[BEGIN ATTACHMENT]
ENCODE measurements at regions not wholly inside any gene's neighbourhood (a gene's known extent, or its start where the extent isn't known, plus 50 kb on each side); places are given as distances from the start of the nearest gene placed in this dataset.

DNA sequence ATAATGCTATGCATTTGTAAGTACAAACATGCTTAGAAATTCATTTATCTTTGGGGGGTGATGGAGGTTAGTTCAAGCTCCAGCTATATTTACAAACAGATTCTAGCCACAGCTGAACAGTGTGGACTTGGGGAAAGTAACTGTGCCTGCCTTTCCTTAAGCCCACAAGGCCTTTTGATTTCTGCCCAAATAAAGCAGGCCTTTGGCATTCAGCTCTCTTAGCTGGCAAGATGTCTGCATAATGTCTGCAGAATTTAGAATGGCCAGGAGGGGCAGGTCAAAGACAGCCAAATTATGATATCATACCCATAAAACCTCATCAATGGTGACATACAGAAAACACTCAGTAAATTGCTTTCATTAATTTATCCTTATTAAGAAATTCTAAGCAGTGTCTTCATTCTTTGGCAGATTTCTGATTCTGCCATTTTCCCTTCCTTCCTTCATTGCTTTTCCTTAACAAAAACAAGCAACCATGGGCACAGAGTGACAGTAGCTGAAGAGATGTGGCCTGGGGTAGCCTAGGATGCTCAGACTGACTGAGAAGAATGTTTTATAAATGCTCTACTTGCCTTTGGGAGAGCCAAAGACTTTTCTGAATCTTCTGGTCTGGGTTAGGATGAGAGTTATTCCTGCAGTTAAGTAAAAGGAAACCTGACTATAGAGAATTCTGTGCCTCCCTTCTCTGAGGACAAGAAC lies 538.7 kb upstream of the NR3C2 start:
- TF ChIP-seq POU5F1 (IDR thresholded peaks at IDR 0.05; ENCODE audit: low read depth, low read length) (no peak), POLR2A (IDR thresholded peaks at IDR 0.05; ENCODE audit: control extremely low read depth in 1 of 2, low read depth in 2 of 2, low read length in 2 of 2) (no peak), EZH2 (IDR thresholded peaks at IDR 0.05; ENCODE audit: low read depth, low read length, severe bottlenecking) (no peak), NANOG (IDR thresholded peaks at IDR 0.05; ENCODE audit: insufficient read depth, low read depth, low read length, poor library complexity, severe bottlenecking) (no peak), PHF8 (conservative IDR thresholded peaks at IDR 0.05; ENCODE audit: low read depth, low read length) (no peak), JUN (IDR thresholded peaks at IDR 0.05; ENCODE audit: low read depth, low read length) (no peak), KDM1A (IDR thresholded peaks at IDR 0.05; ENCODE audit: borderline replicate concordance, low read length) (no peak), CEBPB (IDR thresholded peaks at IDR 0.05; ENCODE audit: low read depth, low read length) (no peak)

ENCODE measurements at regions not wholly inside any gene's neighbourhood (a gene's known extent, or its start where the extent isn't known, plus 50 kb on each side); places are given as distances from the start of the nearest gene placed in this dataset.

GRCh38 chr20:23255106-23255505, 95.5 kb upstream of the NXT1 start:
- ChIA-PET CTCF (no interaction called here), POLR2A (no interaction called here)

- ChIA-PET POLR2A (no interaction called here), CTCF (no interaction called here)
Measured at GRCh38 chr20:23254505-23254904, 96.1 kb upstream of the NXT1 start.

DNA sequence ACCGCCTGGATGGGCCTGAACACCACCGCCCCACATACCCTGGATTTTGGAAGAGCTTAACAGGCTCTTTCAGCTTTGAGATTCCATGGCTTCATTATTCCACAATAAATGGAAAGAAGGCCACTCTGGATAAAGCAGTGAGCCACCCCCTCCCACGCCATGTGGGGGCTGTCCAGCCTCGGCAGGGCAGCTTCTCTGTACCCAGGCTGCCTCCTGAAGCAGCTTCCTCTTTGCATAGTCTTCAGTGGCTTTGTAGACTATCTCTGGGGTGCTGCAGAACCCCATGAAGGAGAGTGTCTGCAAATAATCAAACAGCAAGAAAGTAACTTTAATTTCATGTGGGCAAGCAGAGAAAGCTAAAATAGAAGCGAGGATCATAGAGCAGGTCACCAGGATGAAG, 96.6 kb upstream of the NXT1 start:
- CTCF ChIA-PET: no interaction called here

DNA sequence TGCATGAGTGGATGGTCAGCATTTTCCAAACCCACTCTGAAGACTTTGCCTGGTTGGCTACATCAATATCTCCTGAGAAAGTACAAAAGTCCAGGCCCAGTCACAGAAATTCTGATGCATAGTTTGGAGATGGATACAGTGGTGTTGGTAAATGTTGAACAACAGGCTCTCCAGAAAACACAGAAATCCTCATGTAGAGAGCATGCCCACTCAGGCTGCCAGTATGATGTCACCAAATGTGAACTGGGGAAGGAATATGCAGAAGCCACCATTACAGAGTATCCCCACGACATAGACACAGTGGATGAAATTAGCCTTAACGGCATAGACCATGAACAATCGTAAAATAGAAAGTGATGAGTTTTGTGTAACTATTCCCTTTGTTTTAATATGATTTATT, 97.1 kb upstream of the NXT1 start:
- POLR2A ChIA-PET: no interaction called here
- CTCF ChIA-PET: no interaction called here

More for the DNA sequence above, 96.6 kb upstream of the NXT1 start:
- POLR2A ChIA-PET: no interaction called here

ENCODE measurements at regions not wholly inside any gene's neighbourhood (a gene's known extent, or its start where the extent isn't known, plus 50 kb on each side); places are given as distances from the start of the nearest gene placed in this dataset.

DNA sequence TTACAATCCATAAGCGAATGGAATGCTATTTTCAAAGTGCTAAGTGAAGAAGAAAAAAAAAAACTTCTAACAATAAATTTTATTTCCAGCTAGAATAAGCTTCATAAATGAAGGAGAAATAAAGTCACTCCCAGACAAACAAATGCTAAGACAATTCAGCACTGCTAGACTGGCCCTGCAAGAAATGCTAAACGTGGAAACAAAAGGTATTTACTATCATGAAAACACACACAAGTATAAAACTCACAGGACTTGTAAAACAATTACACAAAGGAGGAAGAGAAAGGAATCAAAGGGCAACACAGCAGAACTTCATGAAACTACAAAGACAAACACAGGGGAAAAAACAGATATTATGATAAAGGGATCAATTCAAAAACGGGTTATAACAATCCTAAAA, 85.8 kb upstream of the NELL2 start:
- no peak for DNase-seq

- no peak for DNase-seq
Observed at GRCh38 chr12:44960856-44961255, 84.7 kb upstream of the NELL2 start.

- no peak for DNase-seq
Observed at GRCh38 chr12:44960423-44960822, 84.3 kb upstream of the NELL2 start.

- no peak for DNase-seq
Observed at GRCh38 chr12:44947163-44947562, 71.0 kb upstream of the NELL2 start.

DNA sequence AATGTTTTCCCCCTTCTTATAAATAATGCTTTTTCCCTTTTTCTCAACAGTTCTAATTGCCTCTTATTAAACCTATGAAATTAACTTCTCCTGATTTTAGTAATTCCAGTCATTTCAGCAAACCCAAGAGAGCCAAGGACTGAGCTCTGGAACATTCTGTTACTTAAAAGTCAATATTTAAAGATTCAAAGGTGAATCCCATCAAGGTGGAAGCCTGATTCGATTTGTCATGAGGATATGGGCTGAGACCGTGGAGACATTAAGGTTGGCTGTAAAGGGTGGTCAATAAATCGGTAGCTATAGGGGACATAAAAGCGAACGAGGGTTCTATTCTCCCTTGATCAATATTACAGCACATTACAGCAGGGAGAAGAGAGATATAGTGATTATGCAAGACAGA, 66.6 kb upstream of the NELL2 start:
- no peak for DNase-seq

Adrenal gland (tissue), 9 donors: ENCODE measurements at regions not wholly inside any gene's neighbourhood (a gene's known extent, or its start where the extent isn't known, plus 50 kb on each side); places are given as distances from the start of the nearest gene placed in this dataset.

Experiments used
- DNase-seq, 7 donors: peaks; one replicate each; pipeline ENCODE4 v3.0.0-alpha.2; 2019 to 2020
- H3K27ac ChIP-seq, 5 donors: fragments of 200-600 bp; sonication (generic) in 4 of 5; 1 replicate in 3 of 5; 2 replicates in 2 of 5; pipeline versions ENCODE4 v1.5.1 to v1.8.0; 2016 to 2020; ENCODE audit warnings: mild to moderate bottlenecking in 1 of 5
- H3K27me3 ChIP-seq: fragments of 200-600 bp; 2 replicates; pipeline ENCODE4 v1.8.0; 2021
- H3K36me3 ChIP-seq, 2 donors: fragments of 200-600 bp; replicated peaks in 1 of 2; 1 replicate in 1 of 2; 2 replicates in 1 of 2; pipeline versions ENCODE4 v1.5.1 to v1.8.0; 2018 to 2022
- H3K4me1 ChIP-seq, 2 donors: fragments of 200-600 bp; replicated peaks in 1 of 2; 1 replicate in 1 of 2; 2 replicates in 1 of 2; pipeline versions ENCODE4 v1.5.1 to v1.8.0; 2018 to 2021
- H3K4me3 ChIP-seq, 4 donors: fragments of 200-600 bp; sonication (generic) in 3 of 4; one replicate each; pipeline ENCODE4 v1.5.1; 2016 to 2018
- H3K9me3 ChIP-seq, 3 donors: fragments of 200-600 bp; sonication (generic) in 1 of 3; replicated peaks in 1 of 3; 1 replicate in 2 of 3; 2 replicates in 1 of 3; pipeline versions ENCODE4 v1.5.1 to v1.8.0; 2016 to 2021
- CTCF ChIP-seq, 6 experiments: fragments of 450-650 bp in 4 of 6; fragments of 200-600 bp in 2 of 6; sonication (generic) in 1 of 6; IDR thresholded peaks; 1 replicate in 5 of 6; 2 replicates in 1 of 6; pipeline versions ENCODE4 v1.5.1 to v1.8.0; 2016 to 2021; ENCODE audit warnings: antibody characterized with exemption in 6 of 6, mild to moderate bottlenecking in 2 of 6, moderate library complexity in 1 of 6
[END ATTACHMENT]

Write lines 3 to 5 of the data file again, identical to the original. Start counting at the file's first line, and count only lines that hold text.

- TF ChIP-seq POU5F1 (IDR thresholded peaks at IDR 0.05; ENCODE audit: low read depth, low read length) (no peak), POLR2A (IDR thresholded peaks at IDR 0.05; ENCODE audit: control extremely low read depth in 1 of 2, low read depth in 2 of 2, low read length in 2 of 2) (no peak), EZH2 (IDR thresholded peaks at IDR 0.05; ENCODE audit: low read depth, low read length, severe bottlenecking) (no peak), NANOG (IDR thresholded peaks at IDR 0.05; ENCODE audit: insufficient read depth, low read depth, low read length, poor library complexity, severe bottlenecking) (no peak), PHF8 (conservative IDR thresholded peaks at IDR 0.05; ENCODE audit: low read depth, low read length) (no peak), JUN (IDR thresholded peaks at IDR 0.05; ENCODE audit: low read depth, low read length) (no peak), KDM1A (IDR thresholded peaks at IDR 0.05; ENCODE audit: borderline replicate concordance, low read length) (no peak), CEBPB (IDR thresholded peaks at IDR 0.05; ENCODE audit: low read depth, low read length) (no peak)

ENCODE measurements at regions not wholly inside any gene's neighbourhood (a gene's known extent, or its start where the extent isn't known, plus 50 kb on each side); places are given as distances from the start of the nearest gene placed in this dataset.

GRCh38 chr20:23255106-23255505, 95.5 kb upstream of the NXT1 start: